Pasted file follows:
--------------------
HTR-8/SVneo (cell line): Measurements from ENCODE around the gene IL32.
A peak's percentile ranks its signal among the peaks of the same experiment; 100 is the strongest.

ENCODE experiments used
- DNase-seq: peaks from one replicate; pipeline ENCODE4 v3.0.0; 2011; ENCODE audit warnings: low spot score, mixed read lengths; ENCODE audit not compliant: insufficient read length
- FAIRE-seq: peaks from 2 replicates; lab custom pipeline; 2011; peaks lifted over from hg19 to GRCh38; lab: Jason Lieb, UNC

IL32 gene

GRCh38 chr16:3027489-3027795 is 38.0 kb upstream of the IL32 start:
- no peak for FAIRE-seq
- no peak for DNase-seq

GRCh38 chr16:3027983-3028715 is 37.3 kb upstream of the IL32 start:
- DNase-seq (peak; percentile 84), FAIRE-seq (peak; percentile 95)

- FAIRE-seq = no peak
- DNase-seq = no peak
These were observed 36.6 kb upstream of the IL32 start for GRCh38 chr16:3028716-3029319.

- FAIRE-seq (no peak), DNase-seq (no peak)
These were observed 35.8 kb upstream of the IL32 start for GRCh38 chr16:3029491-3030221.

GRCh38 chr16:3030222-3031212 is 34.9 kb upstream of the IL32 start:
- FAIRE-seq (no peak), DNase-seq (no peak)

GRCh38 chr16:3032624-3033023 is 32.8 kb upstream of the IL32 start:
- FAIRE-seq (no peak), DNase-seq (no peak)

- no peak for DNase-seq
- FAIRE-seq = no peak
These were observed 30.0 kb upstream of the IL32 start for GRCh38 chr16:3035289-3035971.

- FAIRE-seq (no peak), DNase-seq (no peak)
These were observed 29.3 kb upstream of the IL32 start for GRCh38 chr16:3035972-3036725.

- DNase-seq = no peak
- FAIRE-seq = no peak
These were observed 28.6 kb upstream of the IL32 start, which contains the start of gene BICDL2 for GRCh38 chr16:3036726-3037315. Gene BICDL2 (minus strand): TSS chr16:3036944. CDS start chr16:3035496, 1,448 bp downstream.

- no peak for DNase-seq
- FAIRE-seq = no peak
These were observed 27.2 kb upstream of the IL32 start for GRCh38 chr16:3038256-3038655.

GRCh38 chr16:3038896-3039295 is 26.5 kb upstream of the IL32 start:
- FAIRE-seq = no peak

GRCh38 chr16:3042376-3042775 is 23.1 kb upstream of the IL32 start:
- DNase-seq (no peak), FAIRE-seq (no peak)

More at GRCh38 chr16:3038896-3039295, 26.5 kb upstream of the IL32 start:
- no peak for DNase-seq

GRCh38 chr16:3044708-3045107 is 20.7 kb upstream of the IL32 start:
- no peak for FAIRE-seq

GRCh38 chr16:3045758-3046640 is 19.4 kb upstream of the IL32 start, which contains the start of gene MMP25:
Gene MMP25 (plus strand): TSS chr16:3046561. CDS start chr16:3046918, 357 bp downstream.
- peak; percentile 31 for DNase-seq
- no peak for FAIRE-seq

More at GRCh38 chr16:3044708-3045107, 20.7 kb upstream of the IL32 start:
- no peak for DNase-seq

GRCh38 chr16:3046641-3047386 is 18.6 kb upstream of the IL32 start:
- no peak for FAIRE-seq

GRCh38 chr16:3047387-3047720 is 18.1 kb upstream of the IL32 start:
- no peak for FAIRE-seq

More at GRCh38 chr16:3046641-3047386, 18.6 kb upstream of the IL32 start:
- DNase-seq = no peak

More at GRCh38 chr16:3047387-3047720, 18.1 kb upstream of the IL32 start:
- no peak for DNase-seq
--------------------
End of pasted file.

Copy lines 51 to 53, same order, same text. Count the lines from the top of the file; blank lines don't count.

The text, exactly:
- DNase-seq = no peak

More at GRCh38 chr16:3047387-3047720, 18.1 kb upstream of the IL32 start:
- no peak for DNase-seq